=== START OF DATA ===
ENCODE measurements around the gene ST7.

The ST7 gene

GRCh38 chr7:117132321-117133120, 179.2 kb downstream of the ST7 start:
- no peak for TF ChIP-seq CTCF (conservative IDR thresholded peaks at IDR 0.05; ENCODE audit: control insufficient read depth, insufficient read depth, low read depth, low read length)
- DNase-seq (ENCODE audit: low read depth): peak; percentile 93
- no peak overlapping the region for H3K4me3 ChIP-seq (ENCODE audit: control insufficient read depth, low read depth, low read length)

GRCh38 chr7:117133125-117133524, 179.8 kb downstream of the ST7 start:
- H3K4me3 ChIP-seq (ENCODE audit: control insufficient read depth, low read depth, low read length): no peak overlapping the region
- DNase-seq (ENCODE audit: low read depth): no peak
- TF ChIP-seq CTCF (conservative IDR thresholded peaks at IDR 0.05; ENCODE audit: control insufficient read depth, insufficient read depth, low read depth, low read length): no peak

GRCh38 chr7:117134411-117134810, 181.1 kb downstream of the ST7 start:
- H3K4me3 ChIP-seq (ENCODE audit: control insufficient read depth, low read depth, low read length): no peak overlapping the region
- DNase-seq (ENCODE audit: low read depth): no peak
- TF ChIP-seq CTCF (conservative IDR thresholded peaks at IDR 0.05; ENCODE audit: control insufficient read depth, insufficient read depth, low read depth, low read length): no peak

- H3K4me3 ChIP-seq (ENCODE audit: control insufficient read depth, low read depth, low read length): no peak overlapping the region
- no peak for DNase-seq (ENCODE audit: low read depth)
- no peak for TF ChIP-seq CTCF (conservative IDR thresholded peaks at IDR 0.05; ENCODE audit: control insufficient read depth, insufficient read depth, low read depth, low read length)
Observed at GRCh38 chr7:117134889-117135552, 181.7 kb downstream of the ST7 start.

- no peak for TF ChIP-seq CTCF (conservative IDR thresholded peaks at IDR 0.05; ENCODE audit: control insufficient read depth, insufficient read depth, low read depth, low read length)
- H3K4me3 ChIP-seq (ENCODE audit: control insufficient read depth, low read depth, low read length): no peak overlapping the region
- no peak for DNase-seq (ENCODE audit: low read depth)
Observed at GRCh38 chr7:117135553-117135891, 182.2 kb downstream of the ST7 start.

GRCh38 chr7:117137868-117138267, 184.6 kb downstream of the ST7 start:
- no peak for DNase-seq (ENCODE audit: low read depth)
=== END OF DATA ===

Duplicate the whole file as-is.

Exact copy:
ENCODE measurements around the gene ST7.

The ST7 gene

GRCh38 chr7:117132321-117133120, 179.2 kb downstream of the ST7 start:
- no peak for TF ChIP-seq CTCF (conservative IDR thresholded peaks at IDR 0.05; ENCODE audit: control insufficient read depth, insufficient read depth, low read depth, low read length)
- DNase-seq (ENCODE audit: low read depth): peak; percentile 93
- no peak overlapping the region for H3K4me3 ChIP-seq (ENCODE audit: control insufficient read depth, low read depth, low read length)

GRCh38 chr7:117133125-117133524, 179.8 kb downstream of the ST7 start:
- H3K4me3 ChIP-seq (ENCODE audit: control insufficient read depth, low read depth, low read length): no peak overlapping the region
- DNase-seq (ENCODE audit: low read depth): no peak
- TF ChIP-seq CTCF (conservative IDR thresholded peaks at IDR 0.05; ENCODE audit: control insufficient read depth, insufficient read depth, low read depth, low read length): no peak

GRCh38 chr7:117134411-117134810, 181.1 kb downstream of the ST7 start:
- H3K4me3 ChIP-seq (ENCODE audit: control insufficient read depth, low read depth, low read length): no peak overlapping the region
- DNase-seq (ENCODE audit: low read depth): no peak
- TF ChIP-seq CTCF (conservative IDR thresholded peaks at IDR 0.05; ENCODE audit: control insufficient read depth, insufficient read depth, low read depth, low read length): no peak

- H3K4me3 ChIP-seq (ENCODE audit: control insufficient read depth, low read depth, low read length): no peak overlapping the region
- no peak for DNase-seq (ENCODE audit: low read depth)
- no peak for TF ChIP-seq CTCF (conservative IDR thresholded peaks at IDR 0.05; ENCODE audit: control insufficient read depth, insufficient read depth, low read depth, low read length)
Observed at GRCh38 chr7:117134889-117135552, 181.7 kb downstream of the ST7 start.

- no peak for TF ChIP-seq CTCF (conservative IDR thresholded peaks at IDR 0.05; ENCODE audit: control insufficient read depth, insufficient read depth, low read depth, low read length)
- H3K4me3 ChIP-seq (ENCODE audit: control insufficient read depth, low read depth, low read length): no peak overlapping the region
- no peak for DNase-seq (ENCODE audit: low read depth)
Observed at GRCh38 chr7:117135553-117135891, 182.2 kb downstream of the ST7 start.

GRCh38 chr7:117137868-117138267, 184.6 kb downstream of the ST7 start:
- no peak for DNase-seq (ENCODE audit: low read depth)